It's phi, not theta. And I can't make sense of that.

could the question be solved doing moment about this point or any other method really?
Almost certainly, but I'm not working it through to find out.
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ghostwalker
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(Original post by NatoHeadshot)
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I have another question here. They have asked to show that the horizontal force exerted by the ladder on the ground is independent of the mass of the brick "mg"
for this if resolve horizontally and show that S=F, then say F=uR then i find R=W+Mg, it shows that it is involved?
It's involved in the vertical reaction, but that doesn't tell you anything about the horizontal/frictional force. And note F=uR, is only true in limiting equilibrium.
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NatoHeadshot
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(Original post by ghostwalker)
EF = AF sin theta.

And AF = AC + CF = l + CF.
If you do some elementary geometry, you can show CF = l/2, and hence AF = 3l/2.



No, they don't say that. F/R = tan phi.

There are two different sets of angles referenced in this question, one is theta, and relates to the angle of inclination of the rod, and one is phi and relates to the forces.

The resultant of F and R, (F+R as vectors) must act along the line going through the common point (F). Hence F/R = tan phi.




It's phi, not theta. And I can't make sense of that.



Almost certainly, but I'm not working it through to find out.
Do you mean how they worked out phi doesn't make sense or my question?
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(Original post by NatoHeadshot)
Do you mean how they worked out phi doesn't make sense or my question?
Didn't understand your question.
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(Original post by ghostwalker)
Didn't understand your question.
how did they geometrically work out the angle i circled?
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(Original post by NatoHeadshot)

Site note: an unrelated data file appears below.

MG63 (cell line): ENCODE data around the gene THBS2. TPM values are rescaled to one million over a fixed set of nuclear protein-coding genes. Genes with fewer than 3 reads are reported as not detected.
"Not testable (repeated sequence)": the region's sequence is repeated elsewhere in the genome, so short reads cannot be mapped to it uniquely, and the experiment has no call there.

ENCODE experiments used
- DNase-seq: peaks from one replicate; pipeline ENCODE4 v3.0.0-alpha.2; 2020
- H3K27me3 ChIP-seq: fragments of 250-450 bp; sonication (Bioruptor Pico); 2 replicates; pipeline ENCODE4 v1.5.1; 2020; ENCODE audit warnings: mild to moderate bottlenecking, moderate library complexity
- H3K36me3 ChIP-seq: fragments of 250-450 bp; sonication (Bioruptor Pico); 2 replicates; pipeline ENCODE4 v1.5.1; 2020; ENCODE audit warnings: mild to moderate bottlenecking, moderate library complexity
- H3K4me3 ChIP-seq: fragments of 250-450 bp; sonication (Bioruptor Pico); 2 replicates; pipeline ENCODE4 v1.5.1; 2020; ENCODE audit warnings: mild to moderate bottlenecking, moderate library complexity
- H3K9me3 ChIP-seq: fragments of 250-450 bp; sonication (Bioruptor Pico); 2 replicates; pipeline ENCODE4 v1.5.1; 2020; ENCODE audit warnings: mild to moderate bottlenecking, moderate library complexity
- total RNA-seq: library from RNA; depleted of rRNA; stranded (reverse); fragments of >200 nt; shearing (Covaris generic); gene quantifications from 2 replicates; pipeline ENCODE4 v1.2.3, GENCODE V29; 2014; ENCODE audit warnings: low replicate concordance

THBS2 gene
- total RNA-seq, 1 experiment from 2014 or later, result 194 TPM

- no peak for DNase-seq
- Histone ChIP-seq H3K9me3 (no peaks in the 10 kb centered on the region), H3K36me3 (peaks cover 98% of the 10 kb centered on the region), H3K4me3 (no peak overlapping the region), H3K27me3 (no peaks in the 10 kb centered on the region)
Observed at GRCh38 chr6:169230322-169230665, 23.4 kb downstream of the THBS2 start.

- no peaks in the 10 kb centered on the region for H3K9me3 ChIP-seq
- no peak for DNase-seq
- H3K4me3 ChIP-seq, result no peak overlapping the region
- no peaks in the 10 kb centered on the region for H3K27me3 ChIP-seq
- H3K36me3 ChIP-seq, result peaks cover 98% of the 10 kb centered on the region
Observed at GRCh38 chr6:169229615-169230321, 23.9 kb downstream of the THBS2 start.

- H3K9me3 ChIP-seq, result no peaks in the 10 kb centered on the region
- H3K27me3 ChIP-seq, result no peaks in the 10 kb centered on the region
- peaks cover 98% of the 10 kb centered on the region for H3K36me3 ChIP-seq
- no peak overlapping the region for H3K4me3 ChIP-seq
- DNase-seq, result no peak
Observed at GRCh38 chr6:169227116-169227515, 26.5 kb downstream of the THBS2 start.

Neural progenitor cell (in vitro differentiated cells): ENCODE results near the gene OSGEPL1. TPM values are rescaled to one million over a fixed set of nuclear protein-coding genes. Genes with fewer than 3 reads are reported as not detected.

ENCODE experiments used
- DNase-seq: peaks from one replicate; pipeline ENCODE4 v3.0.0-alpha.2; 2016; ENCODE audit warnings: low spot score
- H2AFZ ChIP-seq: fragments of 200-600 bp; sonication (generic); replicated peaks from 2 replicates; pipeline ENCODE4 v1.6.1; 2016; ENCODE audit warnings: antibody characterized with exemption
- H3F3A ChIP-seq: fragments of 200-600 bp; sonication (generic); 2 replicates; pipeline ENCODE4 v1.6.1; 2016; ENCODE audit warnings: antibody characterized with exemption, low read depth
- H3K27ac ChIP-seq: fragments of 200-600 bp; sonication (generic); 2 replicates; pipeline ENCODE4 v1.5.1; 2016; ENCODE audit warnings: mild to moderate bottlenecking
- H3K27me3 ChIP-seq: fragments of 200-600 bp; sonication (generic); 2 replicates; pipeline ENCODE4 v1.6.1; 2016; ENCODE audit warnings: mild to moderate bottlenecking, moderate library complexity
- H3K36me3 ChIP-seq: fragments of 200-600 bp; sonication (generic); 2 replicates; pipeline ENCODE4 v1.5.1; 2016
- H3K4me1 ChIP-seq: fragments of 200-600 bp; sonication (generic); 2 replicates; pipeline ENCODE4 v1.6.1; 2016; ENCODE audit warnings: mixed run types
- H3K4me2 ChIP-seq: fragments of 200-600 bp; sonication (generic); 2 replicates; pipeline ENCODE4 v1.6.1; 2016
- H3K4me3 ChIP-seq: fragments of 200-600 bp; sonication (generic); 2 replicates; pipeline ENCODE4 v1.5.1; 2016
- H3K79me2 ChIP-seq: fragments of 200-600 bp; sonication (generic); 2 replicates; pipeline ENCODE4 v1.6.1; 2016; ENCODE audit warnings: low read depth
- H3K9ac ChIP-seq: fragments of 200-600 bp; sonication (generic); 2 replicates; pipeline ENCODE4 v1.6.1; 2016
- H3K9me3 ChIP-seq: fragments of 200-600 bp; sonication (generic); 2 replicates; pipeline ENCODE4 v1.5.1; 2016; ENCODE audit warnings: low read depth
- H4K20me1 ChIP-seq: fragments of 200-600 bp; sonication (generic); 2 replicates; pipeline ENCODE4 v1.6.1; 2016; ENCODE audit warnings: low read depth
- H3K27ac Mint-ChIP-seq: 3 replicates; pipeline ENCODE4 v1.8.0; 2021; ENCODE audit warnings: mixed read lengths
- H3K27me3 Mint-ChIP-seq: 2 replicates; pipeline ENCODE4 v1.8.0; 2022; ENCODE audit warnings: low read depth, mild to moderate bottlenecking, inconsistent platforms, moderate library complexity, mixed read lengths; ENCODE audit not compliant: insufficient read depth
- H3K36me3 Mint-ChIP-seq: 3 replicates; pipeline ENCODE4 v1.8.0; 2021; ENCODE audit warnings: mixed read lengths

how did they geometrically work out the angle i circled?
Combining F and R reduces the problem to three forces, the tension in the string, the weight and the reaction at the ring.

The lines of action of the three forces in equilibrium must go through a common point.

The tension in the string and the weight are enough to define that point.

Hence the line of action of the reaction at the ring must also go through that point, that is the dotted red line on your diagram, from which the angle phi arises.
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(Original post by ghostwalker)
It's involved in the vertical reaction, but that doesn't tell you anything about the horizontal/frictional force. And note F=uR, is only true in limiting equilibrium.
Sorry for pestering you so much but im still unclear about this
The question says "in order to enable the ladder to rest in equillbrium in the position described above, a brick is attached at the bottom of the ladder without touching the ground"
It says in equilibrium, so why is equating S=F, then say F=uR then i find R=W+Mg wrong? I mean at least it should be because it says that it's independent of the mass of the brick
or can i not say F=uR because they didnt say limiting, so instead it'd be F<=u(W+Mg)
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(Original post by NatoHeadshot)
Sorry for pestering you so much but im still unclear about this
No problem - it's important to stick with a problem until you understand.

The question says "in order to enable the ladder to rest in equillbrium in the position described above, a brick is attached at the bottom of the ladder without touching the ground"
It says in equilibrium, so why is equating S=F, then say F=uR then i find R=W+Mg wrong? I mean at least it should be because it says that it's independent of the mass of the brick
or can i not say F=uR because they didnt say limiting, so instead it'd be F<=u(W+Mg)
Resolving horizontally S=F, that's fine.

The question says show the horizontal force exerted by the ladder is independent of the mass of the brick, i.e. the force F.

R, as you've worked out, does depend on the mass of the brick.

You're correct in that you cannot say F= uR, but rather F\leq \mu R